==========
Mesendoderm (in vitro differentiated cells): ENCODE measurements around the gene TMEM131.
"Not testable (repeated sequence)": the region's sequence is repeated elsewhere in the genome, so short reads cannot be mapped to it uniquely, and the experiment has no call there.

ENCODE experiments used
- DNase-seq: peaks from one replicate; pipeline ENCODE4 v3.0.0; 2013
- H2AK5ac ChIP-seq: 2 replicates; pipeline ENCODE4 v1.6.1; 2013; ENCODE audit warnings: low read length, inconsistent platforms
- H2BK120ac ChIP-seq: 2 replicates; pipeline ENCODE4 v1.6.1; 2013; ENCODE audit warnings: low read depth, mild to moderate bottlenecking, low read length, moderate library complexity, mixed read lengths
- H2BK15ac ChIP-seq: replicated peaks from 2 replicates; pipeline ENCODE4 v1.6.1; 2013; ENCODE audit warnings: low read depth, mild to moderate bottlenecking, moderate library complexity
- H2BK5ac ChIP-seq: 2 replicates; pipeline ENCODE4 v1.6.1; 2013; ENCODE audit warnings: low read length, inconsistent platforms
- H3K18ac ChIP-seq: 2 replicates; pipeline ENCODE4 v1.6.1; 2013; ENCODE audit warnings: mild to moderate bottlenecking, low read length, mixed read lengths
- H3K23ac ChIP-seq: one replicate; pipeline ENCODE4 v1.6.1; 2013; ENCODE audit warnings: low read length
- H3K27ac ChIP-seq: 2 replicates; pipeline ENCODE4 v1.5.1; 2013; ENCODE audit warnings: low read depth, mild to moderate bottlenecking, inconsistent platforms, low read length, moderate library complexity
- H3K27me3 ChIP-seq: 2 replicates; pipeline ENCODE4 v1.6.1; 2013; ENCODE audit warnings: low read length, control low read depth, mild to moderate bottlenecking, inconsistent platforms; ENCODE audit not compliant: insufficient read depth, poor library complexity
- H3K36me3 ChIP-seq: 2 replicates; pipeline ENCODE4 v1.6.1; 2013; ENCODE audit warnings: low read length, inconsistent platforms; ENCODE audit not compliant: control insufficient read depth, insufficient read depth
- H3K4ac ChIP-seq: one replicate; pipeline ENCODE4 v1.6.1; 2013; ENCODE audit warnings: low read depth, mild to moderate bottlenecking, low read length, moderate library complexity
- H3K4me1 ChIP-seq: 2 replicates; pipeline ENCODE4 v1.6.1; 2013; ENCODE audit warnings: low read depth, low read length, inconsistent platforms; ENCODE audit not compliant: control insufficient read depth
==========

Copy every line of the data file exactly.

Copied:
Mesendoderm (in vitro differentiated cells): ENCODE measurements around the gene TMEM131.
"Not testable (repeated sequence)": the region's sequence is repeated elsewhere in the genome, so short reads cannot be mapped to it uniquely, and the experiment has no call there.

ENCODE experiments used
- DNase-seq: peaks from one replicate; pipeline ENCODE4 v3.0.0; 2013
- H2AK5ac ChIP-seq: 2 replicates; pipeline ENCODE4 v1.6.1; 2013; ENCODE audit warnings: low read length, inconsistent platforms
- H2BK120ac ChIP-seq: 2 replicates; pipeline ENCODE4 v1.6.1; 2013; ENCODE audit warnings: low read depth, mild to moderate bottlenecking, low read length, moderate library complexity, mixed read lengths
- H2BK15ac ChIP-seq: replicated peaks from 2 replicates; pipeline ENCODE4 v1.6.1; 2013; ENCODE audit warnings: low read depth, mild to moderate bottlenecking, moderate library complexity
- H2BK5ac ChIP-seq: 2 replicates; pipeline ENCODE4 v1.6.1; 2013; ENCODE audit warnings: low read length, inconsistent platforms
- H3K18ac ChIP-seq: 2 replicates; pipeline ENCODE4 v1.6.1; 2013; ENCODE audit warnings: mild to moderate bottlenecking, low read length, mixed read lengths
- H3K23ac ChIP-seq: one replicate; pipeline ENCODE4 v1.6.1; 2013; ENCODE audit warnings: low read length
- H3K27ac ChIP-seq: 2 replicates; pipeline ENCODE4 v1.5.1; 2013; ENCODE audit warnings: low read depth, mild to moderate bottlenecking, inconsistent platforms, low read length, moderate library complexity
- H3K27me3 ChIP-seq: 2 replicates; pipeline ENCODE4 v1.6.1; 2013; ENCODE audit warnings: low read length, control low read depth, mild to moderate bottlenecking, inconsistent platforms; ENCODE audit not compliant: insufficient read depth, poor library complexity
- H3K36me3 ChIP-seq: 2 replicates; pipeline ENCODE4 v1.6.1; 2013; ENCODE audit warnings: low read length, inconsistent platforms; ENCODE audit not compliant: control insufficient read depth, insufficient read depth
- H3K4ac ChIP-seq: one replicate; pipeline ENCODE4 v1.6.1; 2013; ENCODE audit warnings: low read depth, mild to moderate bottlenecking, low read length, moderate library complexity
- H3K4me1 ChIP-seq: 2 replicates; pipeline ENCODE4 v1.6.1; 2013; ENCODE audit warnings: low read depth, low read length, inconsistent platforms; ENCODE audit not compliant: control insufficient read depth